the excess of graphite to prevent contamination of the oil paint. Thus a barely
visible drawing is left (1st image).
In the first layer of paint then, I use turpentine-diluted oil paint.
Alternatively, acrylic paint can be used. It is applied with a course, firm
brush, although I sometimes use a soft-haired brush to achieve an even film of
paint, e.g. for the backgrounds. In this layer I focus mainly on global forms.
I first start with filling in the background (2nd image). This way, the objects
I paint later don't seem to float in an empty space. Then, I fill in all objects
(3rd image). Finally, I try to improve some contours or remove some unwanted
brush strokes, when necessary (4th image). In this stage, the full range of
tones arising in the composition should be covered, as corrections in tone are
difficult to make in later layers. This first stage of the painting should give
a sound impression and should be a good first-approximation of the final
In the second layer then (5th image), I build up paint further and
oil-paint is now applied undiluted. Often I use a bit of impasto alkyd medium to speed up drying.
In some parts, I use a medium consisting of half alkyd medium and half lineseed oil.
The film of paint thus built up stays liquid for about half a day and is dry in
one or two days. As this layer is fairly close to the first
layer in tone and color, unwanted brush strokes dissolve in this second layer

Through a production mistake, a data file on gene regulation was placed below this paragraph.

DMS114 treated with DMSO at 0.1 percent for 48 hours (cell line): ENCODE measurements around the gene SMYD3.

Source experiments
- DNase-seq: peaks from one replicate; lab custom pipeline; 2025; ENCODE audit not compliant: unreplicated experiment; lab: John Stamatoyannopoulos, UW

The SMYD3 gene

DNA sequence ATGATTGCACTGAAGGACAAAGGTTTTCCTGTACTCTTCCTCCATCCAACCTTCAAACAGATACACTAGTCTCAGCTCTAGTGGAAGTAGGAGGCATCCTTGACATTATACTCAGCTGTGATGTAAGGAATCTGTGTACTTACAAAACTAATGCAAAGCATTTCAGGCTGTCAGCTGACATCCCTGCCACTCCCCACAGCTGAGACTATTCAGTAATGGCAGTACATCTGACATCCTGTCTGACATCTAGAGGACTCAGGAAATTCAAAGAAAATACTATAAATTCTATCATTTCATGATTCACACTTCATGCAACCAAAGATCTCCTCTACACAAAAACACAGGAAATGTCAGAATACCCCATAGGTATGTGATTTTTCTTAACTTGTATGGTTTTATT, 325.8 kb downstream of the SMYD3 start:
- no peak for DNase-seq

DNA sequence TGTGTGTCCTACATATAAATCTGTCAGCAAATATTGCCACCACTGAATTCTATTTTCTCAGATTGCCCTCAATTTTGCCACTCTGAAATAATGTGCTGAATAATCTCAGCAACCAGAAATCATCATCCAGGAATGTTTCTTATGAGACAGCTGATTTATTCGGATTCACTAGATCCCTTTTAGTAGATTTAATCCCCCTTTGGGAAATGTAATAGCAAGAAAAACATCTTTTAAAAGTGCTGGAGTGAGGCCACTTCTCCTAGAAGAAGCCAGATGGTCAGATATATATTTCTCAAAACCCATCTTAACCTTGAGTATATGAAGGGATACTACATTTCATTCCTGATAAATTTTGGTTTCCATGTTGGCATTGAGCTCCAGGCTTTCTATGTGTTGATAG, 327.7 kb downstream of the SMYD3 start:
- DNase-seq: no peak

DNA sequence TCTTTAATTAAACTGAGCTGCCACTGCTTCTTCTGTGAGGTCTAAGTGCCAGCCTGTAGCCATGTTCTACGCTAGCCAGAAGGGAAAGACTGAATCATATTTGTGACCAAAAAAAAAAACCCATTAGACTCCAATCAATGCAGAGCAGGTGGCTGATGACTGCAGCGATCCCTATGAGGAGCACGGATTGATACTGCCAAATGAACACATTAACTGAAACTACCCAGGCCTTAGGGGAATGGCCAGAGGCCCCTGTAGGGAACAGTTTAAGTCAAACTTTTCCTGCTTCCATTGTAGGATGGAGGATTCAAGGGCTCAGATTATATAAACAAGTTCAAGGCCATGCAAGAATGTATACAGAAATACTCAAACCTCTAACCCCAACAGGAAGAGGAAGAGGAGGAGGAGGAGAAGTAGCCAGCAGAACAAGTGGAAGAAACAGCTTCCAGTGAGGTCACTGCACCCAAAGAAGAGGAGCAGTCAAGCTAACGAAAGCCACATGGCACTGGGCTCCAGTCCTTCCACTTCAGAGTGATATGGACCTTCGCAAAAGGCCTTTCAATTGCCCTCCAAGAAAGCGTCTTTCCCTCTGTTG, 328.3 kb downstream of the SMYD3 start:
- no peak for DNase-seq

and the painting looks more smooth. This is the right moment to add more
detail. In this stage, I also add structure to the painting, i.e. I use paint
thickly where I think this is necessary. Using the palette knife and coarse brushes,
one can suggest many details using thick paint, that are not actually there.
The eye of the beholder interprets small structures in the painting in such
a way that they fit in the entire picture.
Thus one can achive illusionism with a relatively small amount of effort.
For a good example of this technique, look at the later paintings of Rembrandt.
In the final layers (6th image), I add a lot of medium to the paint. This gives
the paint a liquidity and transparency, that allows one to make subtle
gradients in colors. Here I use 1/2 part alkyd medium and 1/2 part lineseed
oil. I like to apply a thin layer of medium to the entire painting before I
start to actually paint. Then I brush in the colors. When such a 'glazing'
layer has been applied to heavily structured areas, scratching it off again
with a palette knife enhances the structure. The glaze stays put in the deep
parts ('valleys') of the structure, and is removed at the high parts. The glaze
that stays put thus follows the form of the structured paint underneath. This
is another trick the 17th century masters used to fool the beholder into
seeing a detailed painting.
After a week of drying I usually finish with a layer of glossy retouching varnish.
Retouching varnish allows the paint to dry further, as apposed to final varnish.
The latter should be applied after 6 months or so of drying. The reason I use
glossy varnish, is that this returns the surface quality of the dried painting
to that of the wet painting (more or less). As dicisions about
colors and tones are made by the artist when the paint is wet, I feel that this
is what the painting should look like in the end. Hence I prefer glossy varnish.